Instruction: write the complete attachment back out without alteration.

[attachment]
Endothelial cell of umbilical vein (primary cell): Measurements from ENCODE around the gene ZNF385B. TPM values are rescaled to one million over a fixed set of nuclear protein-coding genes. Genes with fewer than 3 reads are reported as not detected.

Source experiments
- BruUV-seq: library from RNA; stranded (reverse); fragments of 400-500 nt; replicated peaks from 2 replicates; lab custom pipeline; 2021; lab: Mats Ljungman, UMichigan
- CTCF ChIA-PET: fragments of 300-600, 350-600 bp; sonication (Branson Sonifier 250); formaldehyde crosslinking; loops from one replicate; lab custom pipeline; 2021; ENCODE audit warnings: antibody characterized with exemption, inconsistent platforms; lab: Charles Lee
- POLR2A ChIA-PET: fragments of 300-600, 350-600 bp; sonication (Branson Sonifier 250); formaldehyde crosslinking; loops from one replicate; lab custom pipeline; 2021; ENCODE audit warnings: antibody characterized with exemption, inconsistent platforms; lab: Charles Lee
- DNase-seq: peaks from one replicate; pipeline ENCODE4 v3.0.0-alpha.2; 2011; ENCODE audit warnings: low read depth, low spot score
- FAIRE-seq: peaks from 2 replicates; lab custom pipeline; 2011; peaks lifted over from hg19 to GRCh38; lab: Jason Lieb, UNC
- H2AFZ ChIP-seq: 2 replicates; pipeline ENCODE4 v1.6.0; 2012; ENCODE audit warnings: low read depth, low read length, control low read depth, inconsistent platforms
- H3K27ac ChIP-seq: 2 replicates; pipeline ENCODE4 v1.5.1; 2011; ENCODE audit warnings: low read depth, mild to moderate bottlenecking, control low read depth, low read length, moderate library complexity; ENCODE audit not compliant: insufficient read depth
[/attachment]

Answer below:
Endothelial cell of umbilical vein (primary cell): Measurements from ENCODE around the gene ZNF385B. TPM values are rescaled to one million over a fixed set of nuclear protein-coding genes. Genes with fewer than 3 reads are reported as not detected.

Source experiments
- BruUV-seq: library from RNA; stranded (reverse); fragments of 400-500 nt; replicated peaks from 2 replicates; lab custom pipeline; 2021; lab: Mats Ljungman, UMichigan
- CTCF ChIA-PET: fragments of 300-600, 350-600 bp; sonication (Branson Sonifier 250); formaldehyde crosslinking; loops from one replicate; lab custom pipeline; 2021; ENCODE audit warnings: antibody characterized with exemption, inconsistent platforms; lab: Charles Lee
- POLR2A ChIA-PET: fragments of 300-600, 350-600 bp; sonication (Branson Sonifier 250); formaldehyde crosslinking; loops from one replicate; lab custom pipeline; 2021; ENCODE audit warnings: antibody characterized with exemption, inconsistent platforms; lab: Charles Lee
- DNase-seq: peaks from one replicate; pipeline ENCODE4 v3.0.0-alpha.2; 2011; ENCODE audit warnings: low read depth, low spot score
- FAIRE-seq: peaks from 2 replicates; lab custom pipeline; 2011; peaks lifted over from hg19 to GRCh38; lab: Jason Lieb, UNC
- H2AFZ ChIP-seq: 2 replicates; pipeline ENCODE4 v1.6.0; 2012; ENCODE audit warnings: low read depth, low read length, control low read depth, inconsistent platforms
- H3K27ac ChIP-seq: 2 replicates; pipeline ENCODE4 v1.5.1; 2011; ENCODE audit warnings: low read depth, mild to moderate bottlenecking, control low read depth, low read length, moderate library complexity; ENCODE audit not compliant: insufficient read depth